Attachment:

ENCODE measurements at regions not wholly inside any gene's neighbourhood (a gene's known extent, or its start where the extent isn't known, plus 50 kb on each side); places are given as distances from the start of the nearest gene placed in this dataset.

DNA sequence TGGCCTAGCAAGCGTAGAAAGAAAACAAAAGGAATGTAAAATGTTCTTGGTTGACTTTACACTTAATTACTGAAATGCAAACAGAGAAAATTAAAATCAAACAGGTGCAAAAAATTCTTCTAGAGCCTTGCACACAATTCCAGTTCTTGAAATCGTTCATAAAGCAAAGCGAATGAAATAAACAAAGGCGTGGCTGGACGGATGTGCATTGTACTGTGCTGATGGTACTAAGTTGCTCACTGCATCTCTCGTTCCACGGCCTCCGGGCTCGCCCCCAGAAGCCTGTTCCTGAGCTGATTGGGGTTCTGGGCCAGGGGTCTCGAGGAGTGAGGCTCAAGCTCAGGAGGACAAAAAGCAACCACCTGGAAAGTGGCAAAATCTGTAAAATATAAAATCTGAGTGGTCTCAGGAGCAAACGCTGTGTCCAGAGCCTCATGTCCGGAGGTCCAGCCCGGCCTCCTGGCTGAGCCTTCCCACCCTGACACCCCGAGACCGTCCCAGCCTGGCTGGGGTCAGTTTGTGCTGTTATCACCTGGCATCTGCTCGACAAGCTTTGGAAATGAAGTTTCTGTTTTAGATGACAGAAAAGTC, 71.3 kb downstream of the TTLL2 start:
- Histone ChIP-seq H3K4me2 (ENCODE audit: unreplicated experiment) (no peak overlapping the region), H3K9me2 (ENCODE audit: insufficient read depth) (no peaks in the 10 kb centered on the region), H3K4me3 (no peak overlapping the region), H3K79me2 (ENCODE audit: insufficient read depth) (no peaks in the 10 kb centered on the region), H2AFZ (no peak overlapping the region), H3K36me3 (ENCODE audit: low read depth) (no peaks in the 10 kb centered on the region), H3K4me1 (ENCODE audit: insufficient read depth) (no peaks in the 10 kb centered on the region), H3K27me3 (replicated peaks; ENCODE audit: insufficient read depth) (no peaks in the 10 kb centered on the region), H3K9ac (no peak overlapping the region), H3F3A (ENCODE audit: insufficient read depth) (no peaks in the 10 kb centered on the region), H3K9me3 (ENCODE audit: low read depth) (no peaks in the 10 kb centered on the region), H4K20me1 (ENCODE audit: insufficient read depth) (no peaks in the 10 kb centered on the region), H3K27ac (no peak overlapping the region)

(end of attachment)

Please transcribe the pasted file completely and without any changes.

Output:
ENCODE measurements at regions not wholly inside any gene's neighbourhood (a gene's known extent, or its start where the extent isn't known, plus 50 kb on each side); places are given as distances from the start of the nearest gene placed in this dataset.

DNA sequence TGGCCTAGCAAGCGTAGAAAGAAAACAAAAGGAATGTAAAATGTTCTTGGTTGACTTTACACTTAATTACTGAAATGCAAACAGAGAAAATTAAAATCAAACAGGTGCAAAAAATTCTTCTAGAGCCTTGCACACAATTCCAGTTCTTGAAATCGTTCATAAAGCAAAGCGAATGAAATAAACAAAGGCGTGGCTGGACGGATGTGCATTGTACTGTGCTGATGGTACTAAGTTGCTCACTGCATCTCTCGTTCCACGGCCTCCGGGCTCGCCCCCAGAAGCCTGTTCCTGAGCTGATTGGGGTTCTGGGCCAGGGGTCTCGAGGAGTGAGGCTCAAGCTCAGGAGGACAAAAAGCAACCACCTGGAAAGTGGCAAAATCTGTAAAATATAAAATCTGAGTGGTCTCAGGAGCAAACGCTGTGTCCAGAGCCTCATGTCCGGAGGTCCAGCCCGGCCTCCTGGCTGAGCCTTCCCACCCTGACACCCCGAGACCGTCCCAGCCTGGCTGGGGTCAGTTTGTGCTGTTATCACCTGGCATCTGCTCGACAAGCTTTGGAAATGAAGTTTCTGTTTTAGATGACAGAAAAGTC, 71.3 kb downstream of the TTLL2 start:
- Histone ChIP-seq H3K4me2 (ENCODE audit: unreplicated experiment) (no peak overlapping the region), H3K9me2 (ENCODE audit: insufficient read depth) (no peaks in the 10 kb centered on the region), H3K4me3 (no peak overlapping the region), H3K79me2 (ENCODE audit: insufficient read depth) (no peaks in the 10 kb centered on the region), H2AFZ (no peak overlapping the region), H3K36me3 (ENCODE audit: low read depth) (no peaks in the 10 kb centered on the region), H3K4me1 (ENCODE audit: insufficient read depth) (no peaks in the 10 kb centered on the region), H3K27me3 (replicated peaks; ENCODE audit: insufficient read depth) (no peaks in the 10 kb centered on the region), H3K9ac (no peak overlapping the region), H3F3A (ENCODE audit: insufficient read depth) (no peaks in the 10 kb centered on the region), H3K9me3 (ENCODE audit: low read depth) (no peaks in the 10 kb centered on the region), H4K20me1 (ENCODE audit: insufficient read depth) (no peaks in the 10 kb centered on the region), H3K27ac (no peak overlapping the region)